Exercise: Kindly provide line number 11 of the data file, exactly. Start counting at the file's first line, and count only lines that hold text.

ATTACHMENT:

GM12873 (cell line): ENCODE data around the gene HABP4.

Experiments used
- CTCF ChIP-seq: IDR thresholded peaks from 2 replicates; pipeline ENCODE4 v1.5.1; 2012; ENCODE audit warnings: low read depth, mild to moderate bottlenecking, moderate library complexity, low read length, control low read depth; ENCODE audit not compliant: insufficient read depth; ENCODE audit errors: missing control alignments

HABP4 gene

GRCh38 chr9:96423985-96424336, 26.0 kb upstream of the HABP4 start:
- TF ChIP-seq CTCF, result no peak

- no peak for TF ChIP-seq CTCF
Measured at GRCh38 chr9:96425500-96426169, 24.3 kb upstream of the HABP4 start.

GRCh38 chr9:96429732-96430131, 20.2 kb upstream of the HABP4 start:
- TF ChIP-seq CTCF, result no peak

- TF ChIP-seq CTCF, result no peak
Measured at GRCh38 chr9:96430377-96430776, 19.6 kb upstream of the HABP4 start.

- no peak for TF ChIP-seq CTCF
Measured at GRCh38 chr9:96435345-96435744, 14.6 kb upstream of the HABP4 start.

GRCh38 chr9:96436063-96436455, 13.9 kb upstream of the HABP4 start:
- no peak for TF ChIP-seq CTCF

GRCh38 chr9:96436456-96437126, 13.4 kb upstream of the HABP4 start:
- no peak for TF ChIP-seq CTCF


- TF ChIP-seq CTCF, result no peak